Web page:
Postersession 1
Poster #: 85
Topic: MMN across species
Wednesday, Sep 9, 2015
1st floor

MMN-like and early deviance detection in two animal models of schizophrenia – maternal immune activation and NMDAR antagonism

Patricia Michie1, Lauren Harms2, William Fulham3, Markku Penttonen4, Juanita Todd2, Ulrich Schall5, & Deborah Hodgson2

1Psychology, The University of Newcastle, Callaghan NSW, Australia
2Psychology, University of Newcastle, Callaghan, Australia
3Medicine and Public Health, University of Newcastle, Waratah, Australia
4Psychology, University of Jyväskylä, University of Jyväskylä, Finland
5PRC Translational Neuroscience & Mental Health Research, The University of Newcastle, Callaghan, Australia

Reduction in MMN is a robust finding in schizophrenia thought to reflect glutamate NMDAR hypofunction. We aimed to develop models of schizophrenia-related MMN impairments in rodents exposed to either a neurodevelopmental perturbation of maternal immune activation (MIA), a known risk factor for schizophrenia, or a pharmacological challenge, by administering an NMDAR antagonist (MK-801) known to reduce MMN in healthy individuals.

Pregnant rats were administered the viral mimic, PolyI:C, to induce MIA, or saline, late in gestation. In adulthood, ERPs of male offspring were recorded to two oddball sequences (high- or low-pitch deviant), and a third sequence of randomly-intermixed pitches that controlled for adaptation. Rats were tested on each sequence during three drug-free sessions, followed by three additional sessions after progressively escalating doses of MK-801 (0.1, 0.3, 0.5mg/kg).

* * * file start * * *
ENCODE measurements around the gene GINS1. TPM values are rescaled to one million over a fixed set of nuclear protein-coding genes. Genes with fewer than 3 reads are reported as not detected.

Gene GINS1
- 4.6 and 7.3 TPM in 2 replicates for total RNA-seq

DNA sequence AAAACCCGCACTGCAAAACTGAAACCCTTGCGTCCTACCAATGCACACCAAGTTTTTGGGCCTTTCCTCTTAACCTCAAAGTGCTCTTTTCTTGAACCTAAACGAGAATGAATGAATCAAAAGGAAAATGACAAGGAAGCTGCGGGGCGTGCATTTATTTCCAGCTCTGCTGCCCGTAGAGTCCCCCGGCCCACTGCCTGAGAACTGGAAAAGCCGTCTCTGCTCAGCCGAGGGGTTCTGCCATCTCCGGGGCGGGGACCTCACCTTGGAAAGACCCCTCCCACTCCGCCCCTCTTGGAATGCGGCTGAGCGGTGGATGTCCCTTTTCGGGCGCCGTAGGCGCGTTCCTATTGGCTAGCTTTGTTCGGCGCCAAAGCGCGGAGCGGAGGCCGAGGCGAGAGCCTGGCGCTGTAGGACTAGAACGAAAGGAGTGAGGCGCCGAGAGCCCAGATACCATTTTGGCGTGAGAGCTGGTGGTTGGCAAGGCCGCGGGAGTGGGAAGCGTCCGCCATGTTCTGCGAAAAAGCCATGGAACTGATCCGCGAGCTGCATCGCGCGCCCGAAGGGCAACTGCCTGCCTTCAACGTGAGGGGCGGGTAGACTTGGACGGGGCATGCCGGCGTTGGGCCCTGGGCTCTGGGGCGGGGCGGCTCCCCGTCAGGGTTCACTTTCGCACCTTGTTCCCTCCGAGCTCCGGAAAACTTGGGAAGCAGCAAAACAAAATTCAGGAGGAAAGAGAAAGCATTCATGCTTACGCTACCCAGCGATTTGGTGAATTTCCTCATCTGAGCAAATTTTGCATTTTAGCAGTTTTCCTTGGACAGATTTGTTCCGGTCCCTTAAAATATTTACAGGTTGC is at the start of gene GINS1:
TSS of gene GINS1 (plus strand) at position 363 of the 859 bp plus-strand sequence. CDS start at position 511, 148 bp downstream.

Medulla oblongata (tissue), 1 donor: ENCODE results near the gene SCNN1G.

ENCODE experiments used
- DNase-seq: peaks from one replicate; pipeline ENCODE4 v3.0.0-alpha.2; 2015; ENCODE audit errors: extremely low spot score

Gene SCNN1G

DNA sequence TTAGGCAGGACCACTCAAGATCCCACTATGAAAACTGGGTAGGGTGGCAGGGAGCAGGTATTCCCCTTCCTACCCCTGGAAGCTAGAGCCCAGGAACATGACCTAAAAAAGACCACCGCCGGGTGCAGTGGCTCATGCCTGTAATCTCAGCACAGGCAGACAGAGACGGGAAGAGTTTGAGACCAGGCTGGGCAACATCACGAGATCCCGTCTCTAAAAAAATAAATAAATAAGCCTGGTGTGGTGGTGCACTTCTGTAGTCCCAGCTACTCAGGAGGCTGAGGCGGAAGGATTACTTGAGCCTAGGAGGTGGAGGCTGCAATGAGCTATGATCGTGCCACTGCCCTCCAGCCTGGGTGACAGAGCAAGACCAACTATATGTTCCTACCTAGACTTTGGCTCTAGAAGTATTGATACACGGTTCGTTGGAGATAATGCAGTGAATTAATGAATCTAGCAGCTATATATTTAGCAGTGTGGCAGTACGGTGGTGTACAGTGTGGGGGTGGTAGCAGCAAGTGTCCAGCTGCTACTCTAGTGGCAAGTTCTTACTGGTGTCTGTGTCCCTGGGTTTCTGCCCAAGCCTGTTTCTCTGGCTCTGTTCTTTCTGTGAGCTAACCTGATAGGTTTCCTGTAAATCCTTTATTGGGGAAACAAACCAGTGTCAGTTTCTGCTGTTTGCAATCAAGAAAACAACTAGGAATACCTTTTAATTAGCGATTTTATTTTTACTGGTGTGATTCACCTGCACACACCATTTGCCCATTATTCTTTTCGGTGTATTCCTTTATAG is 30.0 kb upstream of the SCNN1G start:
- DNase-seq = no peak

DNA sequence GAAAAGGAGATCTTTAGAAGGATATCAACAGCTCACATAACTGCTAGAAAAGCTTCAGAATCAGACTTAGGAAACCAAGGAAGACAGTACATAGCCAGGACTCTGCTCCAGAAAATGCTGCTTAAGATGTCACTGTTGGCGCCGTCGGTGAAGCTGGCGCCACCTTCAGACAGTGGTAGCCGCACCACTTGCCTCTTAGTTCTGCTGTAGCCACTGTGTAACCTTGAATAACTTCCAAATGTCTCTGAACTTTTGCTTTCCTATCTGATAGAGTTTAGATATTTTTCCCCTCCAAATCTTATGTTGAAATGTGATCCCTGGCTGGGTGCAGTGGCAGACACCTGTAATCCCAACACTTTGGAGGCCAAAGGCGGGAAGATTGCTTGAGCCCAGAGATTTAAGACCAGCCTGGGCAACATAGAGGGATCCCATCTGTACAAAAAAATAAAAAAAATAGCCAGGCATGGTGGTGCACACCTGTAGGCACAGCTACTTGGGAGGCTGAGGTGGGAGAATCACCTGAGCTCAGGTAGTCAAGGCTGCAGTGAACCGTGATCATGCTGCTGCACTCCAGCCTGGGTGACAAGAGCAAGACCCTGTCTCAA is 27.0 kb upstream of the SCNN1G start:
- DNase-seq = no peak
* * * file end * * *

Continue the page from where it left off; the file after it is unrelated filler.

Three early components, P13, N18 and P30, and two later broad negative peaks, N55 and N85 were identified. Adaptation-independent deviance-detection was observed in control (saline) rats for high, but not low pitch deviants on both early and late components. MK-801 dose-dependently increased deviance detection on early components, but reduced deviance detection for N55. MIA similarly increased deviance detection on early components, but did not reduce deviance detection on N55.

These findings indicate we have established a rat model of MMN, evident in the late negative peak, N55, which exhibited sensitivity to NMDAR antagonists similar to human MMN. However, we also identified an unexpected increase in deviance detection in early ERP components in response to both MIA and an NMDAR antagonist.